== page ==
WASHINGTON (WOWK) — For the first time in half a century, the US Capitol Christmas tree was cut in West Virginia by West Virginians, and you can see a live stream of them setting it up HERE!
One of the men who chopped it down is Arden Cogar, Jr., 54. He’s originally from Webster County, but he calls the Kanawha Valley home.
In Charleston, people know Cogar as a civil defense attorney at MacCorkle Lavender & Sweeney. He has won all but one of the 50 cases he’s taken to court.
As a lumberjack, Cogar has won 55 world titles. He’s been chopping wood since he was seven years old, and his family has been involved with lumberjacking for six generations.
“I love lumberjacking,” Cogar said. “I love the timber industry. I love West Virginia.”
This holiday season, Cogar was chosen to help cut the Christmas tree for the US Capitol in Washington, DC. Cogar says the opportunity was a dream come true.
“I was floored. I was simply floored,” Cogar said. “Honestly I cried for 30 minutes before I could go tell my wife.”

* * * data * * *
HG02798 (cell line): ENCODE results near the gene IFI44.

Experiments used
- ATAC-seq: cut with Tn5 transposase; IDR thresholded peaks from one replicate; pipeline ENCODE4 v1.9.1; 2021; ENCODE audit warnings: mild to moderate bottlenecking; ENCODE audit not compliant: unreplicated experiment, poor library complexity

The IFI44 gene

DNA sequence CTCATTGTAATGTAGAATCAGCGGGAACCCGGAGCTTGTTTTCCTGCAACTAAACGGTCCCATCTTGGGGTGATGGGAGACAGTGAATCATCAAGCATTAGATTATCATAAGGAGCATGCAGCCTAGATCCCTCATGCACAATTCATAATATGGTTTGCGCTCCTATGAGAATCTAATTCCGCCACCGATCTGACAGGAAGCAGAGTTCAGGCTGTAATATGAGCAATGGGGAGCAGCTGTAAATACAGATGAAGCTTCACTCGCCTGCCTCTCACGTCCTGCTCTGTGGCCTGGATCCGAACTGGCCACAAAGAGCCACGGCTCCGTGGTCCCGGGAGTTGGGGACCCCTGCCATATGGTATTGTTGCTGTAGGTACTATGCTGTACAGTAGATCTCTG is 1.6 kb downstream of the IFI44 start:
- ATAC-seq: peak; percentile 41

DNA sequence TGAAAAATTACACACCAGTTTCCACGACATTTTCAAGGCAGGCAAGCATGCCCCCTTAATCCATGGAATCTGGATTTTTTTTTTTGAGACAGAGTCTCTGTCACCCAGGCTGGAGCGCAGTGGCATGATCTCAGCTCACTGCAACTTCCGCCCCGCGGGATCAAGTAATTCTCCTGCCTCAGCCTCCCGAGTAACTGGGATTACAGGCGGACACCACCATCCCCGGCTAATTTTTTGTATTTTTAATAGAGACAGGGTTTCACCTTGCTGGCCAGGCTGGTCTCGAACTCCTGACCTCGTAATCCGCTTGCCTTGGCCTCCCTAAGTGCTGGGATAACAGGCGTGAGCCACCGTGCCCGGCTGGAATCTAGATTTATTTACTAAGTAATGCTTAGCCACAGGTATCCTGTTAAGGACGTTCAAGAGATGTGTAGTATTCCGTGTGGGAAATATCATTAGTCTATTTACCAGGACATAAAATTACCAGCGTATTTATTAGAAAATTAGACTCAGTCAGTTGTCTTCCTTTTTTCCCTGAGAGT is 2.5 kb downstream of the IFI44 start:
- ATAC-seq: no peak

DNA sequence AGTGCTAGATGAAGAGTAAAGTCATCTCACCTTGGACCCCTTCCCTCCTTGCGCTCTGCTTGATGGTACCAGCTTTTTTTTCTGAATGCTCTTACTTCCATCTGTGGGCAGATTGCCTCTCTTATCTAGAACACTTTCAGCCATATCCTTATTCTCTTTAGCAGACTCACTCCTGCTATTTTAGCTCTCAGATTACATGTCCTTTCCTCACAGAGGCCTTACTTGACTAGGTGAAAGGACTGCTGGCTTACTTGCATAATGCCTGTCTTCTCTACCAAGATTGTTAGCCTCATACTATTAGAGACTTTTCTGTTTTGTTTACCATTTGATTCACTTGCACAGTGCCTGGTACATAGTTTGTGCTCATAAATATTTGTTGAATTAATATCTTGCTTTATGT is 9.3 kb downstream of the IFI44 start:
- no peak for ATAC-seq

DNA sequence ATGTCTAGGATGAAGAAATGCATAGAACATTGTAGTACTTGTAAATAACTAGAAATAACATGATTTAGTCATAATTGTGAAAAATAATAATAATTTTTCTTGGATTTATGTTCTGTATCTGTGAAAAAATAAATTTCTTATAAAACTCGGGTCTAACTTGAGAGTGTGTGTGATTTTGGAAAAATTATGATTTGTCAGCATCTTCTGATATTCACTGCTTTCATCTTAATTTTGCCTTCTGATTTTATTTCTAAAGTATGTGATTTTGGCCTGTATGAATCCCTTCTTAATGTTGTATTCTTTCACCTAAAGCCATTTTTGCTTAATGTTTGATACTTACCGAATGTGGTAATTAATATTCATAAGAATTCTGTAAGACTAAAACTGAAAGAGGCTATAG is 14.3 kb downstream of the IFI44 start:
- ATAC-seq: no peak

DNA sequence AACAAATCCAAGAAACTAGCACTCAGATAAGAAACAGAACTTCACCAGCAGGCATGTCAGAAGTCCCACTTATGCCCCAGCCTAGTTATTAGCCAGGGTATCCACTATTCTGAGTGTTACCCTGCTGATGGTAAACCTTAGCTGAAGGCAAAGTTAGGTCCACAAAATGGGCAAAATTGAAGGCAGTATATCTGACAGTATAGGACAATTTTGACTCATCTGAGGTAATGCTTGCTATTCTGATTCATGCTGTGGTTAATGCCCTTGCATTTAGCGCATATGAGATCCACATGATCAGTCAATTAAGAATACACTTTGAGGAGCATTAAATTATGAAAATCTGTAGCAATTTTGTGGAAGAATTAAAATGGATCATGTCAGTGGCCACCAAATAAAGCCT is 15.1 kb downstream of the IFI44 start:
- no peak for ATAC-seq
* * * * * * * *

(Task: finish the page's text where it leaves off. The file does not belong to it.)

Last week, Cogar helped cut down a 63-foot-tall Norway spruce from the Monongahela Forest. And in the spirit of Christmas, the tree was cut in the snow.
“We get up to where the tree was at and it was a winter wonderland. It was beautiful,” Cogar said. “There was snow on the ground, snow on the trees. I couldn’t ask for a more memorable moment to do this wonderful event.”
In the Cogar family, cutting Christmas trees to be sent to Washington is becoming a family tradition. In 1962, Cogar’s father, Arden Cogar Sr., cut the White House tree when John F. Kennedy was president.
Cogar says being involved in this tradition is an honor he’s thrilled to be a part of.
“It took us a long time, about six, seven, eight minutes with the axe and the saw,” Cogar said. “But it’s a part of the tradition that makes West Virginia what it is.”
When he’s not cutting down trees, Cogar is in the courtroom representing his clients. He says practicing law helps him express his competitiveness as much as lumberjacking does.
“I put on a suit and tie and go and argue in front of judges and justices. That’s what I do,” Cogar said.
Cogar also has two daughters, both of whom are training to be lumberjacks as well.